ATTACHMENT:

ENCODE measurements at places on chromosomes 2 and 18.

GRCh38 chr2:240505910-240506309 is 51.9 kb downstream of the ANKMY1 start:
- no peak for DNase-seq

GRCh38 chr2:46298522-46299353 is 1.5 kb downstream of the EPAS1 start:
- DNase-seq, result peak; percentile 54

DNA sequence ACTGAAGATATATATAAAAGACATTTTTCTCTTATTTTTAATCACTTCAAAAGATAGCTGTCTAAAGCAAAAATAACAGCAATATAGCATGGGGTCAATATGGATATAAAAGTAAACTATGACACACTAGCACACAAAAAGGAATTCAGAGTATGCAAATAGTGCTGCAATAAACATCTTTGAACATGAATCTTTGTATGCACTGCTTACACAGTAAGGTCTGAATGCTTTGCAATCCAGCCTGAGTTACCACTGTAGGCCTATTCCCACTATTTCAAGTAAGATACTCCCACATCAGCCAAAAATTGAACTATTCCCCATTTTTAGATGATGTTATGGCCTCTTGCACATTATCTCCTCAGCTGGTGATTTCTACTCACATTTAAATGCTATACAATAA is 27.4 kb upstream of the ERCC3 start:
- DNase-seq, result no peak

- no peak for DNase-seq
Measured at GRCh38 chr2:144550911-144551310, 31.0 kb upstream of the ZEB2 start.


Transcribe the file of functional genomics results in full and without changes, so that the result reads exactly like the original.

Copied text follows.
ENCODE measurements at places on chromosomes 2 and 18.

GRCh38 chr2:240505910-240506309 is 51.9 kb downstream of the ANKMY1 start:
- no peak for DNase-seq

GRCh38 chr2:46298522-46299353 is 1.5 kb downstream of the EPAS1 start:
- DNase-seq, result peak; percentile 54

DNA sequence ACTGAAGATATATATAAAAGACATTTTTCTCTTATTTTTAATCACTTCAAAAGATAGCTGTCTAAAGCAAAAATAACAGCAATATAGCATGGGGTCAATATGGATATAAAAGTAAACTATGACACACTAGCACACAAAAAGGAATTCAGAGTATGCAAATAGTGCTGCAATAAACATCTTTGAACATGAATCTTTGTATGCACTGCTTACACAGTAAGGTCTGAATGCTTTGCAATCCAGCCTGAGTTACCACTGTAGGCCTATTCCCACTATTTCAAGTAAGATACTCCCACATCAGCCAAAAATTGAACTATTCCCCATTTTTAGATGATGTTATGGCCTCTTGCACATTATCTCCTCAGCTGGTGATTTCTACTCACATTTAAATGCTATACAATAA is 27.4 kb upstream of the ERCC3 start:
- DNase-seq, result no peak

- no peak for DNase-seq
Measured at GRCh38 chr2:144550911-144551310, 31.0 kb upstream of the ZEB2 start.